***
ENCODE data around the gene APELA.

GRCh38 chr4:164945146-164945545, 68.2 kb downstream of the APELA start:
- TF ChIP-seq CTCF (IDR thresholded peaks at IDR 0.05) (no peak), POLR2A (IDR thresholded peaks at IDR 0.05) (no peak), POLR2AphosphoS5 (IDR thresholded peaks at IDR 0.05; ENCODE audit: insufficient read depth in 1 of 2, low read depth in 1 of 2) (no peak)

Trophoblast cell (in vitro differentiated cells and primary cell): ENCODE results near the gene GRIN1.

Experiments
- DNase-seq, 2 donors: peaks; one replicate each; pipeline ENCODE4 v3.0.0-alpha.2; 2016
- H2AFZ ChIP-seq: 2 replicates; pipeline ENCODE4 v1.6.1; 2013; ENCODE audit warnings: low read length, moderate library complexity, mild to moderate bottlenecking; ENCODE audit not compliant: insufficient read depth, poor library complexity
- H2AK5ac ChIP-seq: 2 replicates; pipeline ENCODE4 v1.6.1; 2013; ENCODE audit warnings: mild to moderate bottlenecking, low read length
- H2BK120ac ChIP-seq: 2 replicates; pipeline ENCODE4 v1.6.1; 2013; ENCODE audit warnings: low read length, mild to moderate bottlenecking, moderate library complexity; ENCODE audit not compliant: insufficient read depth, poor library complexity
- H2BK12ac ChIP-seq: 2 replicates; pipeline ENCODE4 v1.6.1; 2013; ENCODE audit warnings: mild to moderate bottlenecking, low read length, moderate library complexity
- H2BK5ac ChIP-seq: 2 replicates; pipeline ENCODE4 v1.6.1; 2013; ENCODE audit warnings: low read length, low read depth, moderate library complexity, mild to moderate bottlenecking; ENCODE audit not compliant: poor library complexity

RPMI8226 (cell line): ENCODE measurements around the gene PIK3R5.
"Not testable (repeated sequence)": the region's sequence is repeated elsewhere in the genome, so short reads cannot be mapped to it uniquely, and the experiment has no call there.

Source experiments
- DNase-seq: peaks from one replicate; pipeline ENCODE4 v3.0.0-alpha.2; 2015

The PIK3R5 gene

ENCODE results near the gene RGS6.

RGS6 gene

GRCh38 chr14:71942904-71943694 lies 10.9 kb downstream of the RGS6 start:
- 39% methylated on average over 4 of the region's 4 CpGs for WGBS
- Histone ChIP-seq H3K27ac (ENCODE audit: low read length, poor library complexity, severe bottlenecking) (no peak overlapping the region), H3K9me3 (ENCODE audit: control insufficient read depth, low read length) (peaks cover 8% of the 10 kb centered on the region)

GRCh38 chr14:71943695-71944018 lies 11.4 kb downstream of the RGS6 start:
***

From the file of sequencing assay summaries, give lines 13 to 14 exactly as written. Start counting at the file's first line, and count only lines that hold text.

"Not testable (repeated sequence)": the region's sequence is repeated elsewhere in the genome, so short reads cannot be mapped to it uniquely, and the experiment has no call there.

Source experiments